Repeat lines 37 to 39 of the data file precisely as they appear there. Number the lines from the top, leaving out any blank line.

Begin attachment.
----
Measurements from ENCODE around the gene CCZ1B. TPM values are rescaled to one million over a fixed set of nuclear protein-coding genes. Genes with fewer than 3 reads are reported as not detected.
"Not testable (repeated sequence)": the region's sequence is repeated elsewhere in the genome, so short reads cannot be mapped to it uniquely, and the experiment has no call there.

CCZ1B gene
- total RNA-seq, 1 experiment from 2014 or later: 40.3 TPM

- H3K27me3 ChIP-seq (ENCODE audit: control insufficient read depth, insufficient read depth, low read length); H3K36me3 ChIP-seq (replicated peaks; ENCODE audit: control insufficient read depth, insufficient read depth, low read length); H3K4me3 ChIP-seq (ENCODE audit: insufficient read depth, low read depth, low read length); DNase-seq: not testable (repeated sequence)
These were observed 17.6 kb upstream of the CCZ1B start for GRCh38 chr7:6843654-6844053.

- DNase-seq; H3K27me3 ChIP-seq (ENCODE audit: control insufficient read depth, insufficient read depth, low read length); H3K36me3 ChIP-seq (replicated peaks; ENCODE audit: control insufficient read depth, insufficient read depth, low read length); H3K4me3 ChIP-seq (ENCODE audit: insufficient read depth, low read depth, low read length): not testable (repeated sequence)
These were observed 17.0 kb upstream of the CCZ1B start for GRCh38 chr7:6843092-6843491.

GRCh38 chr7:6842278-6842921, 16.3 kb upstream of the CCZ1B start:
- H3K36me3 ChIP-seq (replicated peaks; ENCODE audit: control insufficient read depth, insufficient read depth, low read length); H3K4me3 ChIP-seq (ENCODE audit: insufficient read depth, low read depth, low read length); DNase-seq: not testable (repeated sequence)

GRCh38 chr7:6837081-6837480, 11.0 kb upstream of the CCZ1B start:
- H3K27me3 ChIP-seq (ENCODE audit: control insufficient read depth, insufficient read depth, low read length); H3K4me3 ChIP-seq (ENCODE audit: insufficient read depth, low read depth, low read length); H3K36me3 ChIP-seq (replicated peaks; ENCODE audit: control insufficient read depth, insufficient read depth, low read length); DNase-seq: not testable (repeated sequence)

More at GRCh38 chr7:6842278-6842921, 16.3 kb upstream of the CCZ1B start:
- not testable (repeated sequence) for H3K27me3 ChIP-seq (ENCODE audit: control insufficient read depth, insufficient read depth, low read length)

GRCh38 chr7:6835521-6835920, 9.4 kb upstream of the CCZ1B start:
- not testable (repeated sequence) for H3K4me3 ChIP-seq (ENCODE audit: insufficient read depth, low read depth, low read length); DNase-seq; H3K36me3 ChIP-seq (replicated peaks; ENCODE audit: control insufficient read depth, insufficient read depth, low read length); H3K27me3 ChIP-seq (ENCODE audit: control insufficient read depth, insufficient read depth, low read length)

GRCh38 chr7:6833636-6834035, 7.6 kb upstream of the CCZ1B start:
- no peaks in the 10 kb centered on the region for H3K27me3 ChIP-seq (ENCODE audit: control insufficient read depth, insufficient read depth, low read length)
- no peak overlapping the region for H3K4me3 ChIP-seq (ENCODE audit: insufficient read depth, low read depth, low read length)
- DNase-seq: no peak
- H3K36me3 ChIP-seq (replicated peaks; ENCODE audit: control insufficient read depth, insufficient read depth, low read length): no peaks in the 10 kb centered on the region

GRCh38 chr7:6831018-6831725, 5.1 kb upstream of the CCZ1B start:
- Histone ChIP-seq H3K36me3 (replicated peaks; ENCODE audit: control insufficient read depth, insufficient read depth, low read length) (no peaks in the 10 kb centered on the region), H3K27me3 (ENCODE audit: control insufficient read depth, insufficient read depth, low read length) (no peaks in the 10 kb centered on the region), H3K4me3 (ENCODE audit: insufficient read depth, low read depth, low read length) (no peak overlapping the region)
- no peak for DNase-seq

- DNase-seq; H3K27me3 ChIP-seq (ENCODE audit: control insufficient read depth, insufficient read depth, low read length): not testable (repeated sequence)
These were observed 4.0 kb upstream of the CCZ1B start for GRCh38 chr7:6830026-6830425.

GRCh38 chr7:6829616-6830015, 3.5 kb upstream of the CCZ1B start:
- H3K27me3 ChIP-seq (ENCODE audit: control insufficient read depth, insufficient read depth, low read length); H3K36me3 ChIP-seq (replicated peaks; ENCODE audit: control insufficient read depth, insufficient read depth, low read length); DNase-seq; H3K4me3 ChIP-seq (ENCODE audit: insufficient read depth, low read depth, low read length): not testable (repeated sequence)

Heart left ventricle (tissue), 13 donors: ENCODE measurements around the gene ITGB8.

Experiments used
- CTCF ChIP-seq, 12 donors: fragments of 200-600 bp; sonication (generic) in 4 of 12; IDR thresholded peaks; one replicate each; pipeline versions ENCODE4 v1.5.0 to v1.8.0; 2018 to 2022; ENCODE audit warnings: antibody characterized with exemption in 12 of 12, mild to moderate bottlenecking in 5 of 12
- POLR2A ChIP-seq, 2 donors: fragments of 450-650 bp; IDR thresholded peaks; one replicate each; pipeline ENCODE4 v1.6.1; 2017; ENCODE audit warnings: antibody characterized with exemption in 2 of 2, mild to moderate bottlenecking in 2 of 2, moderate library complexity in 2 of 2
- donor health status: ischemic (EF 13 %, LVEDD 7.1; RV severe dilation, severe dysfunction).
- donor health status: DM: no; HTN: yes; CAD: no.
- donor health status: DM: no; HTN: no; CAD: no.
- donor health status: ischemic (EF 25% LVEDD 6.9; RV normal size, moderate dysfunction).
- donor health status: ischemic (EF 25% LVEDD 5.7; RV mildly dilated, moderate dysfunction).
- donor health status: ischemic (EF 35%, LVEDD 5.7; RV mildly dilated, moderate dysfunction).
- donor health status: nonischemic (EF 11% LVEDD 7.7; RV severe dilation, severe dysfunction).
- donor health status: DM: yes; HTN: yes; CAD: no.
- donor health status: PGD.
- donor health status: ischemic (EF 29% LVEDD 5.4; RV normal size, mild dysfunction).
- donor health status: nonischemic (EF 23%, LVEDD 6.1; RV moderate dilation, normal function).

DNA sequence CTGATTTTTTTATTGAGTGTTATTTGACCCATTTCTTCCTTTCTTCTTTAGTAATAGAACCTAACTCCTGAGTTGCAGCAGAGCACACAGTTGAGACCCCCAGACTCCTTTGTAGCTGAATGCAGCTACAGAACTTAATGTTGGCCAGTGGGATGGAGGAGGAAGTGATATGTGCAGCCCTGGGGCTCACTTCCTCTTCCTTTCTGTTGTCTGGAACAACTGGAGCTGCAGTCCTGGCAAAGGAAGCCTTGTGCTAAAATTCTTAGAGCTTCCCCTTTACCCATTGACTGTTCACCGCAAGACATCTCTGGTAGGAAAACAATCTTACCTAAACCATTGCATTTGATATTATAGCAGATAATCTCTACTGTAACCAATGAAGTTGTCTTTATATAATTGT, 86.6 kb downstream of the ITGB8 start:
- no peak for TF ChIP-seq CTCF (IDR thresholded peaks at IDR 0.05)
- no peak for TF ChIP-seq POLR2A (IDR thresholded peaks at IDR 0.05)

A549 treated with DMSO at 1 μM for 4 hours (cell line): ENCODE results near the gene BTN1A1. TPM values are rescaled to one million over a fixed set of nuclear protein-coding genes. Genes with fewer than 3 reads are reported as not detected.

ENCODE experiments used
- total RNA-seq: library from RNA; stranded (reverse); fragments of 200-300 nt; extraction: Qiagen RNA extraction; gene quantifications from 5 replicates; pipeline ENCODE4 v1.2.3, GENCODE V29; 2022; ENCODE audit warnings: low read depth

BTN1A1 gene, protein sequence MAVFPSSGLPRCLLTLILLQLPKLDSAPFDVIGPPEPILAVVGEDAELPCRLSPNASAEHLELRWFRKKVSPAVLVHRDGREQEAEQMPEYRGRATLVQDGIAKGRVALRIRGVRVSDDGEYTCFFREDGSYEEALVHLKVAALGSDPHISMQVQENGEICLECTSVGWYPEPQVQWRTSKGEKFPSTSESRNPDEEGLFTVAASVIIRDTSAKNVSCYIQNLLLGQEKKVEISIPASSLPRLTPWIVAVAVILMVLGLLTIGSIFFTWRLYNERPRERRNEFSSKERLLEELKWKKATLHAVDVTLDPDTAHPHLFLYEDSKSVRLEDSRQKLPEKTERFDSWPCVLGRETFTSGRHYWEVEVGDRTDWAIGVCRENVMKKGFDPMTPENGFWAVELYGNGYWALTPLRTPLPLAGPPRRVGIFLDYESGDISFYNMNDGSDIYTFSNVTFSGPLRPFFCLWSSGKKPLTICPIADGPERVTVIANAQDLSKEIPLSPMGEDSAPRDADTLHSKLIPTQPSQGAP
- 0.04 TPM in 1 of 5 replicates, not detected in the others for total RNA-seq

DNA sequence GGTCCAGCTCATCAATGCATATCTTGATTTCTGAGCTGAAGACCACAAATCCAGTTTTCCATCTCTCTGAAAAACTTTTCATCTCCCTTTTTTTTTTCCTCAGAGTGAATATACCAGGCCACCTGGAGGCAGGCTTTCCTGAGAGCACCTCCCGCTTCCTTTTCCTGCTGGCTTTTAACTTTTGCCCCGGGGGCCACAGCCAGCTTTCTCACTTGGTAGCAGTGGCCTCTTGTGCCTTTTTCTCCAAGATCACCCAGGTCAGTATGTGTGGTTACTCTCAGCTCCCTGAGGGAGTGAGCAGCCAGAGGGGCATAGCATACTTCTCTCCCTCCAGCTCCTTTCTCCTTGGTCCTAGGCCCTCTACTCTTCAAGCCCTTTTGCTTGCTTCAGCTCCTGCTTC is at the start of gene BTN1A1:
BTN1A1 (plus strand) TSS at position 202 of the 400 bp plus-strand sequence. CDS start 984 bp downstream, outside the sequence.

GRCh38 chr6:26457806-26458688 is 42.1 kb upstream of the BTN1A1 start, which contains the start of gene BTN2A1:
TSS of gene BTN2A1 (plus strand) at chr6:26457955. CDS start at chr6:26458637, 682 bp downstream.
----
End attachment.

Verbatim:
- donor health status: ischemic (EF 25% LVEDD 5.7; RV mildly dilated, moderate dysfunction).
- donor health status: ischemic (EF 35%, LVEDD 5.7; RV mildly dilated, moderate dysfunction).
- donor health status: nonischemic (EF 11% LVEDD 7.7; RV severe dilation, severe dysfunction).